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Harold Lisle Gibbs | Ohio State University - United States

Grant number: 05/01793-8
Support type:Research Grants - Visiting Researcher Grant - International
Duration: November 07, 2005 - November 19, 2005
Field of knowledge:Biological Sciences - Genetics - Animal Genetics
Principal researcher:Pedro Manoel Galetti Junior
Grantee:Pedro Manoel Galetti Junior
Visiting researcher: Harold Lisle Gibbs
Visiting researcher institution: Ohio State University, Columbus, United States
Home Institution: Centro de Ciências Biológicas e da Saúde (CCBS). Universidade Federal de São Carlos (UFSCAR). São Carlos , SP, Brazil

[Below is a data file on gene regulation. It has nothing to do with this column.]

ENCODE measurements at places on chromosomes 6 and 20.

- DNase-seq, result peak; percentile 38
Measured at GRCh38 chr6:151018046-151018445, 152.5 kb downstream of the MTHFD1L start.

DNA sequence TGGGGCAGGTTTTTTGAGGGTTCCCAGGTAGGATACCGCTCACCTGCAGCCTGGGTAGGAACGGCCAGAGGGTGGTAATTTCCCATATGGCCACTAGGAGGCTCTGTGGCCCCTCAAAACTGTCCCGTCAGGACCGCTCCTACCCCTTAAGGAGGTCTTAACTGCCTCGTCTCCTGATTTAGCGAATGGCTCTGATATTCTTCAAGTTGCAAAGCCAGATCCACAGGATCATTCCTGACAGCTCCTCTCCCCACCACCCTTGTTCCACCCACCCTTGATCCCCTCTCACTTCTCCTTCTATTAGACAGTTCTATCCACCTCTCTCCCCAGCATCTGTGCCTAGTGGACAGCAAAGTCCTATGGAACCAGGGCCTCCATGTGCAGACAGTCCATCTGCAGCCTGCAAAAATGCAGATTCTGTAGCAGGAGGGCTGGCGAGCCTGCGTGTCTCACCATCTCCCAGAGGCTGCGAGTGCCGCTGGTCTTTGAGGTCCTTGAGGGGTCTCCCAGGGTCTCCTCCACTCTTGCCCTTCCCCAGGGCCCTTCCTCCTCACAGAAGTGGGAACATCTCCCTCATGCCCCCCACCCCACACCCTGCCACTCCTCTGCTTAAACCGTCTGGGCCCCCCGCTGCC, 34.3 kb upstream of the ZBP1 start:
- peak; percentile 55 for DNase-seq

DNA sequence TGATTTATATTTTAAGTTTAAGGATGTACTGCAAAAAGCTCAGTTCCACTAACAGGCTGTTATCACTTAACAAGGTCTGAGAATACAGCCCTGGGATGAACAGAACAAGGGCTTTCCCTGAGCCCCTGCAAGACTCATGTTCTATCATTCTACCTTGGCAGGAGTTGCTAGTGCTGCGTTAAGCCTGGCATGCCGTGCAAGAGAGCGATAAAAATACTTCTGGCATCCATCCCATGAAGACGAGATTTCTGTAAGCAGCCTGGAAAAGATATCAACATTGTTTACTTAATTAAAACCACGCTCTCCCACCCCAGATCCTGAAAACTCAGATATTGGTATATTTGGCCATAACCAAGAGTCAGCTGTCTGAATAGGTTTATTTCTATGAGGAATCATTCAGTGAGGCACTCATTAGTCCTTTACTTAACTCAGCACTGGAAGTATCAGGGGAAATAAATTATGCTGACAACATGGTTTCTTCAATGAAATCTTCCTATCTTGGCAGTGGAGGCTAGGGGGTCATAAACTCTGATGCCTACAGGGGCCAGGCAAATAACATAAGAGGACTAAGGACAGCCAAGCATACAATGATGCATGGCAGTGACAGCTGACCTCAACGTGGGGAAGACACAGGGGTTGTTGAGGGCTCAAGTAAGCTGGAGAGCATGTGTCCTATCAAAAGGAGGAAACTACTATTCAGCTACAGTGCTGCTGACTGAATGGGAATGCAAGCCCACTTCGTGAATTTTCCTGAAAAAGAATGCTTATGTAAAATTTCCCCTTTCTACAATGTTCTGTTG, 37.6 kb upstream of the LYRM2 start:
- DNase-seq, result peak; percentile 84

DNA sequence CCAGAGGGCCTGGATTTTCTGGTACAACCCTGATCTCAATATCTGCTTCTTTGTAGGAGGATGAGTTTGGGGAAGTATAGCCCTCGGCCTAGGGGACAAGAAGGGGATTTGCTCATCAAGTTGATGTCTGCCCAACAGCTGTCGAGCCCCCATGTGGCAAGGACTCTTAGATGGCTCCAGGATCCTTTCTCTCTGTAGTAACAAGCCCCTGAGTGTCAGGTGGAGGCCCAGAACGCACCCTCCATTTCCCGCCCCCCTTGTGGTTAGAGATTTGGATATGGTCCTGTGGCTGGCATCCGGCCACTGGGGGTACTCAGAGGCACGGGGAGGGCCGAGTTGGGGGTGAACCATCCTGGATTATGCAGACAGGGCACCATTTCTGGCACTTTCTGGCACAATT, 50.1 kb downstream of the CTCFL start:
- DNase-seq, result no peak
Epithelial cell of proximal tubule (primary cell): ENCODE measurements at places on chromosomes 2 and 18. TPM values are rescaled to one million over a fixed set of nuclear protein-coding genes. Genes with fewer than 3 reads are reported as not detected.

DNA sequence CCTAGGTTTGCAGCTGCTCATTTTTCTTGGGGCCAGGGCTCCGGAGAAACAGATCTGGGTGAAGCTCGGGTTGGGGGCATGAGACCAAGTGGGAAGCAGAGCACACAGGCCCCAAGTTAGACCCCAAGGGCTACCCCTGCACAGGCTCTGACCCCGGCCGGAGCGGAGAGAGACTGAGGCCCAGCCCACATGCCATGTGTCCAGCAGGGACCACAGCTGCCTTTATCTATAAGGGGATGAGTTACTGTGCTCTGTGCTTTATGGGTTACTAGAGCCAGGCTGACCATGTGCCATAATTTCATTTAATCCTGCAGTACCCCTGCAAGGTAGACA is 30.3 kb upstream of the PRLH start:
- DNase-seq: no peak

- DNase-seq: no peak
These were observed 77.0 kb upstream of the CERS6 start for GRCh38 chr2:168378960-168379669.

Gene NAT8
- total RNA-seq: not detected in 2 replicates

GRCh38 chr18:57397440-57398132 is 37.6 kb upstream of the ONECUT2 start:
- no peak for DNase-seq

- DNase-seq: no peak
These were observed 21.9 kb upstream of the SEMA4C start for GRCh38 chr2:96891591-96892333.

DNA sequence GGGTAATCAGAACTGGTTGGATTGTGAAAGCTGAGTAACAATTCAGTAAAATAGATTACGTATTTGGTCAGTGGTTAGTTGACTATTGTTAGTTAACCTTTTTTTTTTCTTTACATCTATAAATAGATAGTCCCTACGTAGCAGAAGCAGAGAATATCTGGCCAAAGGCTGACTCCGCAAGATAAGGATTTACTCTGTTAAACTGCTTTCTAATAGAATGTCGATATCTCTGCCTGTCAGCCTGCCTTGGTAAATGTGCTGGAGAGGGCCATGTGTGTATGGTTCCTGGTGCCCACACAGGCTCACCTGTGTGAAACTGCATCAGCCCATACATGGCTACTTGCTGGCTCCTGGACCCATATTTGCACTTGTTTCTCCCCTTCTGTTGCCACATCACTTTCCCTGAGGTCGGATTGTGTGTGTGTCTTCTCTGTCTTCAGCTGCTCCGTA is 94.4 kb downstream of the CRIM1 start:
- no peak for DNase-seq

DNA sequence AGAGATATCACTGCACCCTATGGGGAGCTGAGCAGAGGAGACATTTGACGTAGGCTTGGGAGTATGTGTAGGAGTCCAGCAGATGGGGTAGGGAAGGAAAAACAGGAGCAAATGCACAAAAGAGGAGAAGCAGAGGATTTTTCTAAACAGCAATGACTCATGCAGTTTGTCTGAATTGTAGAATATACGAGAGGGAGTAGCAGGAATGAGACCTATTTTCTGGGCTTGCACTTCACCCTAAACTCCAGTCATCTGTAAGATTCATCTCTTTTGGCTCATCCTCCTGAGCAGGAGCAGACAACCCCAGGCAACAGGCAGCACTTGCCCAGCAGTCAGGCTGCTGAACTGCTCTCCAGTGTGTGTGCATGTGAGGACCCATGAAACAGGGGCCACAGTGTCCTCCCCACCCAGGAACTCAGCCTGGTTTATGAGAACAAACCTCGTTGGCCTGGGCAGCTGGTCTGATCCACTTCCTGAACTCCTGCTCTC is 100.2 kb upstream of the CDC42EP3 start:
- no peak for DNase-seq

In the last few years, the widespread use of molecular genetic techniques has shown many cases of bird population structuring in relatively small geographic scales. The limited amount of data available for Neotropical birds has been enough to demonstrate a higher population structuring in these animals if compared to the species from temperate regions, probably because the prior ones are more sedentary. Substantial levels of genetic divergence were found among populations of different Amazonian passerine birds that were separated by distances varying from 350 to 1500 km, even within apparently continuous habitats. Besides, the processes of divergent natural selection along gradients of habitats (such as transitions between dry and rainy forests, or between forests and savanna), even in the absence of significant geographic isolation, has proved to be an important factor promoting genetic and morphological diversification among the vertebrates that are widely distributed in the tropics.The Brazilian Atlantic Forest is one of the five most important hotspots on earth, presenting not only an exceptional concentration of species, many of them endemic, but also an extensive loss of habitats. It was originally one of the largest north-south tropical forests in the world, covering an area of approximately 1 million km2. As expected for such a widely distributed ecosystem, it holds climatic and floristic variations, being basically subdivided into semideciduous forests and coastal rainy forests. In spite of the drastic devastation, very little is known about the genetic structure of animal populations along this ecosystem. Furthermore, there is no information on the proportion of this genetic diversity that may be lost due to the devastation processes.Thus far, the objective of this project is to invite Dr. H. Lisle Gibbs, an internationally recognized researcher in the field of population genetics and conservation genetics of birds, to visit the Departamento de Genética e Evolução, from UFSCar, as a visiting researcher. Dr. Gibbs has played an important contribution to the understanding of the micro-evolutionary processes involved in the diversification of North American birds, as well as from other regions of the planet, making use specially of mtDNA and microsatellite markers.He has actively participating of a doctorate project that is already supported by FAPESP (Ref. Proc. FAPESP 01/12972-0), which major objective is testing the existence of population structuring in a passerine bird, Chiroxiphia caudata (Aves, Pipridae), along the largest remaining Atlantic forest corridor. The contribution of Dr. Gibbs was very important for the isolation of 11 microsatellite loci for this species, which resulted in a publication in the international journal Molecular Ecology Notes.During the visit, Dr. Gibbs is going to participate of the elaboration of the experimental design of a new project that will be submitted to FAPESP afterwards. The major objective of this project will be comparing populations of different bird species distributed along the coastal rainy forests and semideciduous Atlantic forests in São Paulo state.Furthermore, the visiting researcher is invited to talk three lectures in a course on Conservation Genetics in the Programa de Pós-Graduação em Genética e Evolução, at UFSCar. Dr. Gibbs is also invited by Sociedade Brasileira de Genética to present a conference, as well as participating of a symposium on Vertebrates Conservation Genetics, during the 51º. Congresso Brasileiro de Genética. He will also spend one week at the Laboratório de Biodiversidade Molecular e Citogenética, in our department, working with teachers and students and exchanging his knowledge on Conservation Genetics, methods of genetic variation measurements and potential use of barcodes for species, using the mitochondrial gene COI. (AU)

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